Why Aren’t More Games Developed For The Macintosh?

Every student attending The Los Angeles Film School, where I teach game production, receives a laptop loaded with all the software they need to do their classwork. Most of our students, not surprisingly, are enrolled in our film program, and they receive Macintosh laptops. However, the students in our Game Production program receive PCs, since most games are developed on PCs and made to run on the PC. In fact, very few games are made to run on the Mac.

That begs the question of why. Why is it that very few games are made for the Macintosh?

The Macintosh never gained traction as a gaming machine. When it was first released in 1984, it had a black-and-white screen as well as a closed architecture, preventing other hardware manufactures from making sound cards, graphic cards and peripherals that would make the computer more appealing to gamers.

These problems were corrected with the Macintosh II, which came out in 1987 at a price of $5,498. However, the high price tag of Macintosh computers cemented its public perception as a boutique item, a creative tool mostly used by those working in artistic fields. Meanwhile, the competition between PC clone manufactures, helped keep their prices low, and the PC became ubiquitous in both the office and the home.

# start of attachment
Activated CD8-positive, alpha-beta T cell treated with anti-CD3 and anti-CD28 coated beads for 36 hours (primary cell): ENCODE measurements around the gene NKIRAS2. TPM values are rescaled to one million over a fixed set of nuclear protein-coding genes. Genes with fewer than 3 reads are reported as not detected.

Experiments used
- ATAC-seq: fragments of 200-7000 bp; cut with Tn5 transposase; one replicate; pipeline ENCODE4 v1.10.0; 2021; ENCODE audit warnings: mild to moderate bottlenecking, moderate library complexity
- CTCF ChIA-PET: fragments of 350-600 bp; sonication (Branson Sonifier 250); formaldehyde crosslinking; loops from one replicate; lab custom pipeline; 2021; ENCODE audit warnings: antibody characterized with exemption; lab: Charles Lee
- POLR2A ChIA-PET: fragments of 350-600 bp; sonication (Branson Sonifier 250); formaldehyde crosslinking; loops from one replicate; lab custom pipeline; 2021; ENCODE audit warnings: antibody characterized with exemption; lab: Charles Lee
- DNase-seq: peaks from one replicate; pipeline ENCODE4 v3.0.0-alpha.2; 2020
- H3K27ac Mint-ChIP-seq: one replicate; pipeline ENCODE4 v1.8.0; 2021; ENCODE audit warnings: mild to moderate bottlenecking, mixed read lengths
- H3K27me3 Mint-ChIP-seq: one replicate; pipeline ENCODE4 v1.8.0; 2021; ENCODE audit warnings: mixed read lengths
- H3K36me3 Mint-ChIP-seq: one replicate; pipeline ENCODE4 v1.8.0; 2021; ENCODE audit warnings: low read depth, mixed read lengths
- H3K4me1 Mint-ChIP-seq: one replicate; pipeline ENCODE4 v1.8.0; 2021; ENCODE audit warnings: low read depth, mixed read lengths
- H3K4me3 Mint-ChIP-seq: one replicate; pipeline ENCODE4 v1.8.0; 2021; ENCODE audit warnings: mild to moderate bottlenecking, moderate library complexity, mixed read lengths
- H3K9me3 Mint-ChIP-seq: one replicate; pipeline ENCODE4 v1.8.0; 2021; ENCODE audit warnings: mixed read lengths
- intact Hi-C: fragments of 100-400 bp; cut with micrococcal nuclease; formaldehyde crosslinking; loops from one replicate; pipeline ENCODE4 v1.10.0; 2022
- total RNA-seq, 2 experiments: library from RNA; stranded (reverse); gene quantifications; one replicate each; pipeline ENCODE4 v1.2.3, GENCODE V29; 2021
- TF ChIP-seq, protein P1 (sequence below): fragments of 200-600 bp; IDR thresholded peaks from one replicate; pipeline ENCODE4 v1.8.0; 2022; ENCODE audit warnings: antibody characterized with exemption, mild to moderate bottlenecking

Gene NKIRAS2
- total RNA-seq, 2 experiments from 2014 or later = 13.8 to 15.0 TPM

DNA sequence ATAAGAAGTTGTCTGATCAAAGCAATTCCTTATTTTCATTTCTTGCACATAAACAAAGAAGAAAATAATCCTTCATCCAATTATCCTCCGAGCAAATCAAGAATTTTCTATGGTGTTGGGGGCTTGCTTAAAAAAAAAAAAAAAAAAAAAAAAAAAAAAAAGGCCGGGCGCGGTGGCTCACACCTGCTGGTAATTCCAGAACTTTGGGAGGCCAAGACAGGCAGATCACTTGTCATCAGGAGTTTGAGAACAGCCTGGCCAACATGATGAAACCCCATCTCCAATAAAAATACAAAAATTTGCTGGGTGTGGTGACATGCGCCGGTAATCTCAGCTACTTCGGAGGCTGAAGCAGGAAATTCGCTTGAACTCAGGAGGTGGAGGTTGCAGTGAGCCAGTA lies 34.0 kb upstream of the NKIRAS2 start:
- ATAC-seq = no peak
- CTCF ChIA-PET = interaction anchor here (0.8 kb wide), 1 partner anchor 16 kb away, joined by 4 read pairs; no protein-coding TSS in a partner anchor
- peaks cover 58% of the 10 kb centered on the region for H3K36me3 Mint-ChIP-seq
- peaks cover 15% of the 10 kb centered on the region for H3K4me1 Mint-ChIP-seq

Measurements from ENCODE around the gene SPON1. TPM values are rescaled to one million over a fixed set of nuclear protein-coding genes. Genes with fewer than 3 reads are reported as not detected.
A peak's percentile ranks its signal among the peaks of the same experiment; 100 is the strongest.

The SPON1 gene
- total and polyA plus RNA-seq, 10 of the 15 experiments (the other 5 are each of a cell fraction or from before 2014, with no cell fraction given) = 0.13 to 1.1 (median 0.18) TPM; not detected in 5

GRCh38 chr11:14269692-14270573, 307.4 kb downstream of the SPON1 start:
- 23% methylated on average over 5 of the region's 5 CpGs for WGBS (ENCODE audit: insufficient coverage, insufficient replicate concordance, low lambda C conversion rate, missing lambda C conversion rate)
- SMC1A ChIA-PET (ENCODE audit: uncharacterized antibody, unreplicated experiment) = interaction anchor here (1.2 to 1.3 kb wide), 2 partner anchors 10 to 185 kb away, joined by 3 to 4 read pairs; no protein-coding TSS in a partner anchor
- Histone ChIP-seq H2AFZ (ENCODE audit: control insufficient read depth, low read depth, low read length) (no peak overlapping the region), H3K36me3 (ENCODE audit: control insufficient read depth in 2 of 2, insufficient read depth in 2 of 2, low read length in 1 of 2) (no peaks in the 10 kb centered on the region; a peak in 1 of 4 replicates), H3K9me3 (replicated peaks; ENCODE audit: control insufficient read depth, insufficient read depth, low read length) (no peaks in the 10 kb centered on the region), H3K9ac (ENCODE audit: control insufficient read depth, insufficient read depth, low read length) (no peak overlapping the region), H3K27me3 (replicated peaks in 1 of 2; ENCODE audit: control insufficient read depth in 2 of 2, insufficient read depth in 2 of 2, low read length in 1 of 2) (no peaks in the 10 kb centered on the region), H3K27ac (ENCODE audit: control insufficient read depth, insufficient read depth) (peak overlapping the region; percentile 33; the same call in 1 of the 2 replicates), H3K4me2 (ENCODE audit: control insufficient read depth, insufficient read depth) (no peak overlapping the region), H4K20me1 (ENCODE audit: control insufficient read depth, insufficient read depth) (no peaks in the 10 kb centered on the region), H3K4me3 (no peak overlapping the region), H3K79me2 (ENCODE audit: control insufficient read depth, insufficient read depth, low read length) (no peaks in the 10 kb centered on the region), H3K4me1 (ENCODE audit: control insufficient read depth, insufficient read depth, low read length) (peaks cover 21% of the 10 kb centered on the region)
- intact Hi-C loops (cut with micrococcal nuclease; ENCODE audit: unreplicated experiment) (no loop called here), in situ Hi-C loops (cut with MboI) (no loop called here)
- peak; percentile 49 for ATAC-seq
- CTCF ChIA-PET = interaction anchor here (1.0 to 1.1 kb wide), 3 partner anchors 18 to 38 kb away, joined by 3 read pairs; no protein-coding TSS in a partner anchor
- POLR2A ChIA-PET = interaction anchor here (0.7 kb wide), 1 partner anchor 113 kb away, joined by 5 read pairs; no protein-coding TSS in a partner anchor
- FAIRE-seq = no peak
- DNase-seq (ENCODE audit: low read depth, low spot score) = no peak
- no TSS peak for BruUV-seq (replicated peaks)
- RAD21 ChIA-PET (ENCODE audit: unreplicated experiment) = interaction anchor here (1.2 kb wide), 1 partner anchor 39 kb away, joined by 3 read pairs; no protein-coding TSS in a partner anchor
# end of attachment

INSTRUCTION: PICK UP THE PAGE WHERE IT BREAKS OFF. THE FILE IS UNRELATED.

It has always been a hassle for game manufactures to support multiple platforms, because a game is continuously being refined throughout its development, and yet the ideal is to release all versions of the game released on (or near) the same date. That means keeping multiple development teams in synch, which is extremely difficult to do.

During the 1980’s, game developers had to be worried about supporting the Apple II, Commodore 64, Atari 400/800, Commodore Amiga, and Atari ST, in addition to all the PC clones, and that doesn’t even count all the multiple console systems that have existed at any one time. It just was never worth the expense and effort for game developers support the Macintosh as well.

And that’s really too bad. A company I worked for a few years ago mostly developed browser-based games. All of our development work was done on Macs, and when I left the company, I took my MacBook Air with me. It’s a terrific laptop, and I’m using it to write this blog. It’s a shame I can play so few games on it.



About David Mullich

I am a video game producer who has worked at Activision, Disney, Cyberdreams, EduWare, The 3DO Company and the Spin Master toy company. I am currently a game design and production consultant, a game design instructor at ArtCenter College of Design, and co-creator of the Boy Scouts of America Game Design Merit Badge. At the 2014 Gamification World Congress in Barcelona, I was rated the 14th ranking "Gamification Guru" in social media.

Posted on April 20, 2015, in Game History, Game Industry. Bookmark the permalink. Leave a comment.

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